After experiencing the intoxicating allure of a new Nikon D3 this week I was left wondering if my current camera, my Canon 1ds Mark II, was really over the hill.  All washed up.  Certainly it's done an admirable job supporting my family over the last five years and still produces stunning images in good light, but can it still measure up to the low light performance we've come to expect from the most modern DSLRs like the Nikon D3 or the Canon 5d Mark II?  We shall see..

I was going out in some very low light areas so I took the 1ds Mark II along for the ride.  My objective was to see how well it would perform with and without modern noise reduction software in such conditions at its maximum ISO.  Newer cameras can operate up to ISO 25,600. 


Nana Plaza Bar

Typical Bar Patron (85mm F1.2L @1.2  ISO 3200)


This image of a fine English gentleman was taken in a pub (ISO 3200) with a light level much below how it appears.  No noise reduction.  The room was very dim so I exposed a bit longer to bring out this image.  At first glance the image appears sound.  Nice color which is usually the first thing to go at higher ISO's and a good amount of detail which is the second thing to go.


Close up, Nana Plaza

100% Crop


But when we zoom in for a closer look we can see there is a significant amount of noise present.  The best way to minimize noise from an DSLR is to nail the exposure and I did.  Still, there is enough detail to see the pattern in the iris of his eyes and the individual eyebrow hairs that fall within the DOF of this lens.  This image, with noise reduction, could be used for many valid photographic purposes.


Hua Hin home

Dark Closet  (24-70mm F2.8L  F4 ISO 3200)


This image was from my archives.  ISO 3200 in program mode where I was shooting the inside of a house to show a client what it was like for rental purposes.  Perfectly usable and no noise reduction.  At the sizes I sent him you can't see any noise or other signs the camera was at the very limits of its design.


Teak house, Bangkok

Thai Teak House (24-70mm F2.8L  F4  ISO 3200)


Another spec that tends to fall off at higher ISO's is dynamic range.  No noise reduction.  Yet, there is dynamic range galore with this ISO 3200 image from my 1ds Mark II.  Nailing the exposure properly is the key.


Expresso Machine, Nana Plaza

Coffee Machine in Dark Pub (85mm F1.2L  F1.2 ISO 3200)


From the same dark bar above we have their coffee machine.  It was so dark in the bar I really wasn't sure what this thing was until I saw the back of my LCD.  No noise reduction used.  When you zoom in to the text on the side you'll see the text is very well focused and crisp.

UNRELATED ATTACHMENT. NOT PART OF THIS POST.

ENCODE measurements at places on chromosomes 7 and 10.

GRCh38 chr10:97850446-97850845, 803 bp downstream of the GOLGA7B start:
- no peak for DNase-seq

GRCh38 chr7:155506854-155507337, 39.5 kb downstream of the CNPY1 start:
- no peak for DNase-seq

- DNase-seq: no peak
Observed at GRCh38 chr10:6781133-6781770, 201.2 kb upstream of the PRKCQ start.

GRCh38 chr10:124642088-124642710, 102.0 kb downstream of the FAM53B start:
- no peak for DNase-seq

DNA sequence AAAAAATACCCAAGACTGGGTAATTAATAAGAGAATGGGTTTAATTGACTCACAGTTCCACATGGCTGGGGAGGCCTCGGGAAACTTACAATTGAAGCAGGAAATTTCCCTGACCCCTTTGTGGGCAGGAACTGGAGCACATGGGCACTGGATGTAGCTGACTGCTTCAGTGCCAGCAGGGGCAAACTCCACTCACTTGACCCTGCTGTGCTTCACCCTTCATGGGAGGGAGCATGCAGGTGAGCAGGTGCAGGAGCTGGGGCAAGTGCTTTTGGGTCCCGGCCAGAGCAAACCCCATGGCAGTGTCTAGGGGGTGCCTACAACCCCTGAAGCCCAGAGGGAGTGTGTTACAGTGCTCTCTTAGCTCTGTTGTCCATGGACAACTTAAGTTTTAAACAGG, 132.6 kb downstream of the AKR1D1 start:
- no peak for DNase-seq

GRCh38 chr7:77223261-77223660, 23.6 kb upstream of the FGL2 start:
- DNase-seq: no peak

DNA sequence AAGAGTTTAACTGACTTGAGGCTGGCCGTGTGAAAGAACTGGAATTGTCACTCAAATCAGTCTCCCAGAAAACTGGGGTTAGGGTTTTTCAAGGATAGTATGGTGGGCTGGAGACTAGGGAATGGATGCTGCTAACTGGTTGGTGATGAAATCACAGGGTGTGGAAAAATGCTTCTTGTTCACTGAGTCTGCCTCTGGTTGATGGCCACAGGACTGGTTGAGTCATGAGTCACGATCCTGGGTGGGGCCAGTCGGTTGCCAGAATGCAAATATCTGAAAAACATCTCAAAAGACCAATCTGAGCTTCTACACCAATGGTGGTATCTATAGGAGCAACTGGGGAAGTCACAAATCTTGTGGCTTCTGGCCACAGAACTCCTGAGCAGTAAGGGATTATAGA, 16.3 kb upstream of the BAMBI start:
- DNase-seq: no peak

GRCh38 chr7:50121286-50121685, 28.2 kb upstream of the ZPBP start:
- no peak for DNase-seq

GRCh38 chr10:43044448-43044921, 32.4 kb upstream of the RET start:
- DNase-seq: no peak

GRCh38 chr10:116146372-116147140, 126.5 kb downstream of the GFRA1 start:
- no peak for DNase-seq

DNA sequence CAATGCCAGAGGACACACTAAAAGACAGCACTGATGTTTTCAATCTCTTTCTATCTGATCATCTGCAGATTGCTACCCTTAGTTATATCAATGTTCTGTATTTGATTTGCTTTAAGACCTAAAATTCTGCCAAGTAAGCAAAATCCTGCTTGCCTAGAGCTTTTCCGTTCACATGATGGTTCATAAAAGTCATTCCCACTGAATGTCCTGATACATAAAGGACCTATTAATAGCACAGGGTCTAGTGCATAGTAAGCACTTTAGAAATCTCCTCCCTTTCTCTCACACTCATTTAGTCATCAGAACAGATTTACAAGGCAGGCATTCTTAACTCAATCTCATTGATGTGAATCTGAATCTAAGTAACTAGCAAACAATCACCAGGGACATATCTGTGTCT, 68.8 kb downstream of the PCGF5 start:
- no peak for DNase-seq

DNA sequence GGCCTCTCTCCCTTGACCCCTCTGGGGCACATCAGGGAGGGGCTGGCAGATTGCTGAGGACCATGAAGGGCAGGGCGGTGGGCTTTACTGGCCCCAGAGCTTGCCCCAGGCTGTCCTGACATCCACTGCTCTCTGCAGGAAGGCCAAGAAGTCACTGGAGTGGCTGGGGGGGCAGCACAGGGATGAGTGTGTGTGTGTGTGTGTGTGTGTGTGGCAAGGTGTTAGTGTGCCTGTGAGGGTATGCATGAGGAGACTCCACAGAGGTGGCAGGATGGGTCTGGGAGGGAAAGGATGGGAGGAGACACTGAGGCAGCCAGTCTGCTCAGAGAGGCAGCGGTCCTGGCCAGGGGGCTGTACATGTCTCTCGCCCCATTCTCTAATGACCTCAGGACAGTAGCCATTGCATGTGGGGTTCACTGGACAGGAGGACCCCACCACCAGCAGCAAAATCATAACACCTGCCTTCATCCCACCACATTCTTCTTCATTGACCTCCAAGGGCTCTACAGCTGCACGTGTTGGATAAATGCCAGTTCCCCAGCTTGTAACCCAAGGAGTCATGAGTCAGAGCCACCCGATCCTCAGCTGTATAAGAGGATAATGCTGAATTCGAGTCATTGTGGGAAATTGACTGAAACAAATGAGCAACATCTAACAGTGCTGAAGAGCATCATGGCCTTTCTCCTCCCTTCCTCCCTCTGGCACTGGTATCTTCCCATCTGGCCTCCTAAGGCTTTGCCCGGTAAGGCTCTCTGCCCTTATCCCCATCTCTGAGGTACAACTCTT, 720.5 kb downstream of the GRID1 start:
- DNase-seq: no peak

Soi 22, Micro Bus, low light workshop

Microbus Bar (70-200mm F2.8L IS @F5.6 ISO 3200)


This image of this old microbus is a great example using noise reduction software.  It was much darker than this image was exposed to show.  Red is the first color to go when pushing high ISO limits, yet this red is perfect.  the only time we could see this red with our eyes is when a car drove past and it's headlights illuminated the paint.  At ISO 3200 this image was captured from about 30 meters and the colors and detail are very good.  Noise reduction software was used.


Close up, low light workshop

100% crop of Microbus


Here is a crop of the same image.  Notice the detail on the ladies face and the booze bottles?  My noise removal software did an admirable job of reducing the grain.


Street Vendor, Soi Cowboy, low light workshop

Soi Food Vendor (70-200mm F2.8L @F4.0  ISO 3200


This is the same dark street but exposed to show what our eyes were truly seeing.  Overall the image quality is very good and until you zoom in very close you can't see any grain at all.  No noise reduction was used.


Soi Cowboy vista, low light workshop, bangkok images

Soi Cowboy Signage (70-200mm F2.8L  @F5.6 ISO 3200)


Most of you will recognize this location, but do you recognize the perspective?  Have you ever seen this shot from this angle?  I haven't.  This is the first.  A fine noise free ISO 3200 image thanks to proper exposure and a good noise removal software package.

Of course modern DSLRs will perform better in low light but I shared these shots with you this week to illustrate that even if you're shooting a five year old camera, you can still make very good images if you nail the exposure and effectively use a good noise removal program.